As I get older, I find myself regarding my body with disbelief and incredulity. It seems that every time I see myself in the mirror I get further and further away from the mental image of myself that I hold inside. It can be in various different contexts, too: I look at my arms and feel like they don’t belong to me, see the veins bulging in my feet, smell some part of myself that is revolting and seems to come from a process that is wholly different than the set of impressions that I’ve labeled “me.” All of the things I used to think were gross about men now belong to me. They came along without my permission, and it’s weird.
Children seem to have an incredible amount of belief and sweetness invested in themselves, an innocence that stems from how closely they adhere to their inner beliefs when it comes to acting out their behavior. Everything they do shows through in their countenance and their physicality, because they are always acting out the impulses that rage within them. Noble children; they are the flagships of their own fleet.
By contrast, I wake up (or have an otherwise jarring lucid moment) and see a whole sea of circumstances that have just happened to me. In some respect of course I have “created” all of these things—I have created my life, I have created my room, I have chosen to live in the place I’ve chosen to live in, and I have in one way or another decided to live the life that I find myself swimming inside of. But I feel myself more than not just going along with these things; tolerating them, outlasting them, gritting my teeth in the face of these grievances. Maybe it’s the compromise that separates me from the children; maybe the compromise is the reason why I don’t identify with the face that I see in the mirror. Maybe it’s the pain that I’m withstanding in my body that causes me to distance myself from my own appendages. Maybe if I was only a little more honest and fierce and temperamental about what I believed in, I’d feel more like the idea that comes into my mind when I think of my own name.
I feel like injury happens when you are so far removed from yourself that you no longer care what happens to your body, your mind, your soul. The pilot in the cockpit is no longer there. When you withdraw far enough from yourself that you barely feel yourself down there at all, things happen to you out of carelessness that will cause you to fall down, to break things, to make tragic mistakes, to die. If only you were more careful. This is the reason why I’ve gotten injured in the past—carelessness, and a distinct lack of self-care. I think it’s possible to extrapolate this curve as far as you want to go: to find out truly what it means to be blind to consequences. I want to stop this behavior in my life.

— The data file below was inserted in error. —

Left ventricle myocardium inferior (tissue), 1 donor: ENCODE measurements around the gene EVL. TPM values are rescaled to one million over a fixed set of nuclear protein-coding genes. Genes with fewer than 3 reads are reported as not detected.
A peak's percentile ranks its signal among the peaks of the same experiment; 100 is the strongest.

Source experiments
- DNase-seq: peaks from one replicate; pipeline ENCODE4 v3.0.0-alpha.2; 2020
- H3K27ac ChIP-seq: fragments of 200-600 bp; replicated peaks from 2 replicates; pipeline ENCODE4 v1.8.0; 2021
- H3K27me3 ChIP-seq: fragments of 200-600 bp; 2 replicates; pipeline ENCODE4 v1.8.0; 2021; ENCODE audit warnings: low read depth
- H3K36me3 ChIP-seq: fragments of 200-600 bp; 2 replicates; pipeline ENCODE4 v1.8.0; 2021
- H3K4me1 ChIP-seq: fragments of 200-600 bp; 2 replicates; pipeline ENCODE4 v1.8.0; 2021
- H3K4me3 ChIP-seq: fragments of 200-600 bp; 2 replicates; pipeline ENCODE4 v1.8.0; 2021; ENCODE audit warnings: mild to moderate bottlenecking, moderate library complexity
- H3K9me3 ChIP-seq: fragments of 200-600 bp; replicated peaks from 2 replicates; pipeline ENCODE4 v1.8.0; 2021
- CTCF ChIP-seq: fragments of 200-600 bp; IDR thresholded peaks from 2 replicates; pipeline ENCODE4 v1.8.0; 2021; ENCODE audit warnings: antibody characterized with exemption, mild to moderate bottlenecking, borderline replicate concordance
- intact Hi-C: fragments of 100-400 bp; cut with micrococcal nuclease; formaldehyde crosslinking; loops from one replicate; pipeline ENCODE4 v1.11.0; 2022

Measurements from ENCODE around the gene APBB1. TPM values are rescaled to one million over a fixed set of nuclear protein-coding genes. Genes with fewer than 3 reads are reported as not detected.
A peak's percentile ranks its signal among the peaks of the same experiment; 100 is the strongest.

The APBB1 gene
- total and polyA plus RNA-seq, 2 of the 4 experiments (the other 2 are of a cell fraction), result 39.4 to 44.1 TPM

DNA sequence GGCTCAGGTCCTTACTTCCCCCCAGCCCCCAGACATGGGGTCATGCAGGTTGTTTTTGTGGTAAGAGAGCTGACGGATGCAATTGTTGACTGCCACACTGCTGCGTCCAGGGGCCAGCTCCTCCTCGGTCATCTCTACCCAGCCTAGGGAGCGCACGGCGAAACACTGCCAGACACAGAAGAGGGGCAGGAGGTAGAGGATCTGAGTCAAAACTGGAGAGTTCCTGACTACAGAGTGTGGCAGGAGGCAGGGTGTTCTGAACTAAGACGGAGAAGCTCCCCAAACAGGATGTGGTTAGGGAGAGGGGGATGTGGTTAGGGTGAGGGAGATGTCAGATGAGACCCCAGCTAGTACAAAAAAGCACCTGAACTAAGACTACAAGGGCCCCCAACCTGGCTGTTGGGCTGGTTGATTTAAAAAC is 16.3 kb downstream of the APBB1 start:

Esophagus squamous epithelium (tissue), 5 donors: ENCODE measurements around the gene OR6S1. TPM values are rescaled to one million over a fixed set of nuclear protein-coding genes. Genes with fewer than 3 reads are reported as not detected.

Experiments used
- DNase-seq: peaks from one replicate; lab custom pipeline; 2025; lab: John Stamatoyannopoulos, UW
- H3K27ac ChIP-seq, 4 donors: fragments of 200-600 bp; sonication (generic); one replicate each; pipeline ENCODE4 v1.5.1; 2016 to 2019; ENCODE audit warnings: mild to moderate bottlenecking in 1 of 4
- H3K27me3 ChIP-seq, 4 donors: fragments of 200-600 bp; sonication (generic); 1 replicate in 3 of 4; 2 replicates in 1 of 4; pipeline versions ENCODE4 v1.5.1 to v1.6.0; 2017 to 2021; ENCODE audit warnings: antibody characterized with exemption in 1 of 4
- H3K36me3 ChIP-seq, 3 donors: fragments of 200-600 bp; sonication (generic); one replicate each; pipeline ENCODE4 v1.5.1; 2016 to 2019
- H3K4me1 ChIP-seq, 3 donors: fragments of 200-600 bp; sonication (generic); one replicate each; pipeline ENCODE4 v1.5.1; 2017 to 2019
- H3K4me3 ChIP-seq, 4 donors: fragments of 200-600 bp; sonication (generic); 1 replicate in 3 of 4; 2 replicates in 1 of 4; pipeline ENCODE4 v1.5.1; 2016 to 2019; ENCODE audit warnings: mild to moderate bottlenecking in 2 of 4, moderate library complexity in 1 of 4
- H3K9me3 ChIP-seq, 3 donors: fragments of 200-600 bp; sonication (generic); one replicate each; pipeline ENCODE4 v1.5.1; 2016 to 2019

By reasoning the other way, the path back towards childishness and youth is complete self-identification. Yes, you are rad as hell, you handsome cool funny stud, you. I strive every day to see myself as the kid that I once thought I was. I want to pick out about four things every morning that are going right; four things I believe in that are about me, in me, or around me; four things that are right on. As we become adults the causal link between behavior and consequence becomes clearer—this should give us more to believe in, not less. We should be working towards those things we think will do us better, no? It’s not our parents’ fault any more. It’s not public school that’s making you tired. But I guess we do enough searching around to find something to put the blame on, anyways.
I really, really want to get back there. It should just be a matter of doing it, a matter of following the laws that we better know work as an adult. I won’t wake up and have the years slid by and look at myself in a mild shocking contempt to find that I’ve lost myself, to find that I’ve gone. I don’t want to behold the alien—the unfamiliar, the foreigner. I am building the life outside of me the corresponds with the spirit inside; I am building a life I recognize.